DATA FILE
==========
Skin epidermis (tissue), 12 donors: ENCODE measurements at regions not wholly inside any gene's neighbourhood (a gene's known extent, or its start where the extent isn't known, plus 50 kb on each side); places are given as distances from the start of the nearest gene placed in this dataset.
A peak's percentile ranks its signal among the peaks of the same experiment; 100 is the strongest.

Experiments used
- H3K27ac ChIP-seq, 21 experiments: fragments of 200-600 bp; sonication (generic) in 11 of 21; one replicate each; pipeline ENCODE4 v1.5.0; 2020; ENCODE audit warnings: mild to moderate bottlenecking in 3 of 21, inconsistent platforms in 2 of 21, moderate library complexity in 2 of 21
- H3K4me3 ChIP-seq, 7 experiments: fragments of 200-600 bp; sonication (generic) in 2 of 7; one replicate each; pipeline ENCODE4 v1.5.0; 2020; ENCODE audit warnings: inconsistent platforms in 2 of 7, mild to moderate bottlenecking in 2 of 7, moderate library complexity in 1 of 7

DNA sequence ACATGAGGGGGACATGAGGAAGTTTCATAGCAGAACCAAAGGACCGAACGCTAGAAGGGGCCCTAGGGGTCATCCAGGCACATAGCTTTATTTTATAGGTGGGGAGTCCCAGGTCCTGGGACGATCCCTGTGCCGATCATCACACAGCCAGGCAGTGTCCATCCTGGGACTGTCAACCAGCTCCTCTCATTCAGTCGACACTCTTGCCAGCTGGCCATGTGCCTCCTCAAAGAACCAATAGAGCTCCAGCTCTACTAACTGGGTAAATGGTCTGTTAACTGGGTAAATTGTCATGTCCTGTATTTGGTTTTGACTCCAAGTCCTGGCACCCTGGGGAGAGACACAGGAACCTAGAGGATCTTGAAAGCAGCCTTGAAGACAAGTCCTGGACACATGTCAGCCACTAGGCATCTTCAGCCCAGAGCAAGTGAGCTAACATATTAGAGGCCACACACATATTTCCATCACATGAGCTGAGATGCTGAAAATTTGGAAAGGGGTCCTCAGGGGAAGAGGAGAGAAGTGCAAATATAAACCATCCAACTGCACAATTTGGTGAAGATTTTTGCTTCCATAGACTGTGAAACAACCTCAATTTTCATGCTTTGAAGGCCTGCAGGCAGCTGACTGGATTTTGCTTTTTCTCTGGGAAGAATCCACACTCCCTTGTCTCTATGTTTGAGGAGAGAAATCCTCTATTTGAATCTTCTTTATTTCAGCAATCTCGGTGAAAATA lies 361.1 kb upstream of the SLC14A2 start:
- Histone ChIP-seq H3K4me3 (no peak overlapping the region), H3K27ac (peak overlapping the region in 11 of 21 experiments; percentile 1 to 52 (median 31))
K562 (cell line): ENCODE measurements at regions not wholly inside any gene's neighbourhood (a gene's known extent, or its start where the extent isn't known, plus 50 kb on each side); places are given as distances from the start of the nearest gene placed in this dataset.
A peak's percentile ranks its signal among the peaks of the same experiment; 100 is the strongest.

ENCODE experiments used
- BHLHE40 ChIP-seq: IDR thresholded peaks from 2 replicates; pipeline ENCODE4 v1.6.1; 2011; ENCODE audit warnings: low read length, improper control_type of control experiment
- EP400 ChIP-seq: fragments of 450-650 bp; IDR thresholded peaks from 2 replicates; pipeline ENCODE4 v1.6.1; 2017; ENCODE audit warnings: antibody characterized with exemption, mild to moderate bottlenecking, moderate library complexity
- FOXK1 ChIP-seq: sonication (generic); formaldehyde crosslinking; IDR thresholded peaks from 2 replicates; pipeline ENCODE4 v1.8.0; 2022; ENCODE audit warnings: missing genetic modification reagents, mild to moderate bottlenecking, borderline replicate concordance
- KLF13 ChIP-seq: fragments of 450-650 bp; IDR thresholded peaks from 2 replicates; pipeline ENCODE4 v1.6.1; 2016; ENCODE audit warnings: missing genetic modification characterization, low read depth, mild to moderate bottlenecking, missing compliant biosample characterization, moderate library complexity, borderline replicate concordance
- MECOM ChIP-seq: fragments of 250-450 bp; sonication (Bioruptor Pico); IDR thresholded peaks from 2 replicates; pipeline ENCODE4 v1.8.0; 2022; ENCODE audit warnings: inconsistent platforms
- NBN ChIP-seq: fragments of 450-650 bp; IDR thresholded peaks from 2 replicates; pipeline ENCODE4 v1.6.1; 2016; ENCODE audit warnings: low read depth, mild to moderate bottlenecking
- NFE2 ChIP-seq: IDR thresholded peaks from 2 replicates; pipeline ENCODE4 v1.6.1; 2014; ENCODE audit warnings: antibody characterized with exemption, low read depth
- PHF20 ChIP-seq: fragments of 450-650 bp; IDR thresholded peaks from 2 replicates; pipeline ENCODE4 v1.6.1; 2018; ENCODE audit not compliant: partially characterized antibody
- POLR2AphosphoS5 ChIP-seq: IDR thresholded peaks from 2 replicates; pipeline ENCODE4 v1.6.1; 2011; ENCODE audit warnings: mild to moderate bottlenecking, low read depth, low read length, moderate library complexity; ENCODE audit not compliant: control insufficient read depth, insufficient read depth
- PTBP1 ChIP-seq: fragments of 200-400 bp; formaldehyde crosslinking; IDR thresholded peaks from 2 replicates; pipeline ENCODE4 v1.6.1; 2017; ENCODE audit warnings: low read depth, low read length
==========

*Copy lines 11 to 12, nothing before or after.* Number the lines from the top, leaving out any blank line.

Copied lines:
- BHLHE40 ChIP-seq: IDR thresholded peaks from 2 replicates; pipeline ENCODE4 v1.6.1; 2011; ENCODE audit warnings: low read length, improper control_type of control experiment
- EP400 ChIP-seq: fragments of 450-650 bp; IDR thresholded peaks from 2 replicates; pipeline ENCODE4 v1.6.1; 2017; ENCODE audit warnings: antibody characterized with exemption, mild to moderate bottlenecking, moderate library complexity